I had a bit of a scare last night with my neighborhood losing power while I was in the middle of watching The Evening Star. Thinking I'd be movie-less for the 2nd of April, I was lucky and it came back after around twenty minutes or so of sitting in silence and pondering my existence. The struggle of modern living eh?

Anyway, this is still a part-Easter post. I say that because I'm still thinking about The Ten Commandments (1956) which has got to be one of the most entertaining epics of all time. For being as long as it is and as old as it is, it's aged superbly. Got to see Ben-Hur now one of these days.

Now on to this week's WIWTW.

But first...
 

Some News (That I Actually Care About)

  • Before Batman v Superman: Dawn of Justice, there was just Superman. Here's a long but very interesting look at Richard Donner doing everything in his power to drag the '78 superhero classic out of the gutter. @The Hollywood Reporter
  • Box office report: To no one's surprise, Batman v Superman: Dawn of Justice took the number one spot for this weekend in its second week of release. The thing is, we're talking about a 67% drop from last weekend which is pretty far from bulletproof. X-Men Origins: Wolverine is the only superhero film that can really be compared in this case and that fell 69%. Man of Steel for comparison fell 65%. Zootopia added $20 million to its domestic take and My Big Fat Greek Wedding 2 earned $11.1 million in its second weekend which is a decrease of only 38%. I guess we can look forward to more Greek-themed romantic comedies. Death at a Greek Funeral anyone?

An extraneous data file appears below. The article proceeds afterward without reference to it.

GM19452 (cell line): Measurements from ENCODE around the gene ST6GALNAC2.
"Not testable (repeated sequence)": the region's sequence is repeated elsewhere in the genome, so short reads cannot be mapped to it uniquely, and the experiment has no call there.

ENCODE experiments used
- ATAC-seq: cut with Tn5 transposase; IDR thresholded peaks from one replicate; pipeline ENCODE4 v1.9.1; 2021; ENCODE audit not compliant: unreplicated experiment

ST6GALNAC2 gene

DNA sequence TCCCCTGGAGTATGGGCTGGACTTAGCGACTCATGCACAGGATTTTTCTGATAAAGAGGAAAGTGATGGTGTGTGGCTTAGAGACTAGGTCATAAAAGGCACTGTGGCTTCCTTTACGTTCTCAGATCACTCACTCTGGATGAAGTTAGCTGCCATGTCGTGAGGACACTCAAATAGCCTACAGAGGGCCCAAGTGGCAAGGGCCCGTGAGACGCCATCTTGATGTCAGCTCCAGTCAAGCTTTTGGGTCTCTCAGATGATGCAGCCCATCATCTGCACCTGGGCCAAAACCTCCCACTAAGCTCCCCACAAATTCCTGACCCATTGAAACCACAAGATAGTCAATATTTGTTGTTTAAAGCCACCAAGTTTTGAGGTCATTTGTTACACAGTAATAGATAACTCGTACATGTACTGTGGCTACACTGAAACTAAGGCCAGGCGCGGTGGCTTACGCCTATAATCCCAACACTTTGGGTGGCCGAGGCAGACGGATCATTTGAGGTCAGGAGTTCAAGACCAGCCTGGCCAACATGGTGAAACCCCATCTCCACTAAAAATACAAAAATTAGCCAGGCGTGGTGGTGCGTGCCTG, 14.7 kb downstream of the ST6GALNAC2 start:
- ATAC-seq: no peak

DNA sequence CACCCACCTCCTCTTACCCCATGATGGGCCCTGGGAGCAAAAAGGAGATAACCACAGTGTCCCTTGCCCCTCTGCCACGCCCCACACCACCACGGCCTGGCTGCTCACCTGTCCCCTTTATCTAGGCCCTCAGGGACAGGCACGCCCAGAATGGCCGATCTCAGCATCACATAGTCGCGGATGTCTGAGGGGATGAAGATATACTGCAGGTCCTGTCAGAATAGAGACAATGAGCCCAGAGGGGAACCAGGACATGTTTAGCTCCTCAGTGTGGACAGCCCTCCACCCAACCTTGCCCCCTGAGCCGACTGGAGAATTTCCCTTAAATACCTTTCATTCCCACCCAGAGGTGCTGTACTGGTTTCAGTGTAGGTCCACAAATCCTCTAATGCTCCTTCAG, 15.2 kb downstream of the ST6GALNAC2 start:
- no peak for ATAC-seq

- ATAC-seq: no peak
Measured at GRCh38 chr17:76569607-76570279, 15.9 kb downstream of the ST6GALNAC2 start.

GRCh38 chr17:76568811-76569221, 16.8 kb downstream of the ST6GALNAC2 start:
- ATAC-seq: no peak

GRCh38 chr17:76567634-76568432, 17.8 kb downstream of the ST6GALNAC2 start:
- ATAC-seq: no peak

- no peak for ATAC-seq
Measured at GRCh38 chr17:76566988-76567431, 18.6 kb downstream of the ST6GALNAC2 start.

• "Nothing says immersion like being shot." Read some guy's review on watching Batman v Superman: Dawn of Justice in a "4D" theatre. @Quartz
  • The animated-to-live-action experiment continues at Disney with a movie centered around Snow White's sister Rose Red. OK... @The Hollywood Reporter
  • I was hoping that Hollywood forgot about the 2011 French hit Intouchables which deserves to be left alone, but here's the casting announcement: @The Guardian
Video of the week: The filmmakers of Bridget Jones's Baby were so preoccupied with whether or not they could, they didn't stop to think if they should.